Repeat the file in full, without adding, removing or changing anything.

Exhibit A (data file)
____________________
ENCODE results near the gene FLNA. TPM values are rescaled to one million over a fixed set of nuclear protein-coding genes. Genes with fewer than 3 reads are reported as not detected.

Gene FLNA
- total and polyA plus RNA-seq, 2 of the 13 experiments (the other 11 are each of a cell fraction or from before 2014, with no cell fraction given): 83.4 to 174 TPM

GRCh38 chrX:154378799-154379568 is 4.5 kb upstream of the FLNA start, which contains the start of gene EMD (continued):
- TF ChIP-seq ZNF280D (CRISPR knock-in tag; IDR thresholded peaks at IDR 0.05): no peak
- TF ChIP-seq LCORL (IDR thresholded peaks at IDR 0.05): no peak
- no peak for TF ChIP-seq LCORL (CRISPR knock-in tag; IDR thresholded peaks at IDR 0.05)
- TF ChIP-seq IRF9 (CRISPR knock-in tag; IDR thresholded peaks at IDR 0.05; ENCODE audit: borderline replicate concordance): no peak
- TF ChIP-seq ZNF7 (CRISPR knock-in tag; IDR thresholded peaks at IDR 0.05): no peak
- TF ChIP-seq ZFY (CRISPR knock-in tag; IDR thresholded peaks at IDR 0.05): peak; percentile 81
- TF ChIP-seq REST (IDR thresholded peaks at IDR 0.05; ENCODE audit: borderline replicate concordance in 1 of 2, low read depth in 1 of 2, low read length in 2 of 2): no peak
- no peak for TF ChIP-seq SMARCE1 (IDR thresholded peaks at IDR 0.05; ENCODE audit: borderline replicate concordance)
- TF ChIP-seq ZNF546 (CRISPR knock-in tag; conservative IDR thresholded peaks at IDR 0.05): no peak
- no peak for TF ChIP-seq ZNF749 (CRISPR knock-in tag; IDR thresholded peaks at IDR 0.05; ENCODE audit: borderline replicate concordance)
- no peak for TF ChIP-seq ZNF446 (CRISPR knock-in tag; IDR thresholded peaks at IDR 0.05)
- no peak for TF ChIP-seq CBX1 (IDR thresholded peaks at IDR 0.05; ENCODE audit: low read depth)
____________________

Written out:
ENCODE results near the gene FLNA. TPM values are rescaled to one million over a fixed set of nuclear protein-coding genes. Genes with fewer than 3 reads are reported as not detected.

Gene FLNA
- total and polyA plus RNA-seq, 2 of the 13 experiments (the other 11 are each of a cell fraction or from before 2014, with no cell fraction given): 83.4 to 174 TPM

GRCh38 chrX:154378799-154379568 is 4.5 kb upstream of the FLNA start, which contains the start of gene EMD (continued):
- TF ChIP-seq ZNF280D (CRISPR knock-in tag; IDR thresholded peaks at IDR 0.05): no peak
- TF ChIP-seq LCORL (IDR thresholded peaks at IDR 0.05): no peak
- no peak for TF ChIP-seq LCORL (CRISPR knock-in tag; IDR thresholded peaks at IDR 0.05)
- TF ChIP-seq IRF9 (CRISPR knock-in tag; IDR thresholded peaks at IDR 0.05; ENCODE audit: borderline replicate concordance): no peak
- TF ChIP-seq ZNF7 (CRISPR knock-in tag; IDR thresholded peaks at IDR 0.05): no peak
- TF ChIP-seq ZFY (CRISPR knock-in tag; IDR thresholded peaks at IDR 0.05): peak; percentile 81
- TF ChIP-seq REST (IDR thresholded peaks at IDR 0.05; ENCODE audit: borderline replicate concordance in 1 of 2, low read depth in 1 of 2, low read length in 2 of 2): no peak
- no peak for TF ChIP-seq SMARCE1 (IDR thresholded peaks at IDR 0.05; ENCODE audit: borderline replicate concordance)
- TF ChIP-seq ZNF546 (CRISPR knock-in tag; conservative IDR thresholded peaks at IDR 0.05): no peak
- no peak for TF ChIP-seq ZNF749 (CRISPR knock-in tag; IDR thresholded peaks at IDR 0.05; ENCODE audit: borderline replicate concordance)
- no peak for TF ChIP-seq ZNF446 (CRISPR knock-in tag; IDR thresholded peaks at IDR 0.05)
- no peak for TF ChIP-seq CBX1 (IDR thresholded peaks at IDR 0.05; ENCODE audit: low read depth)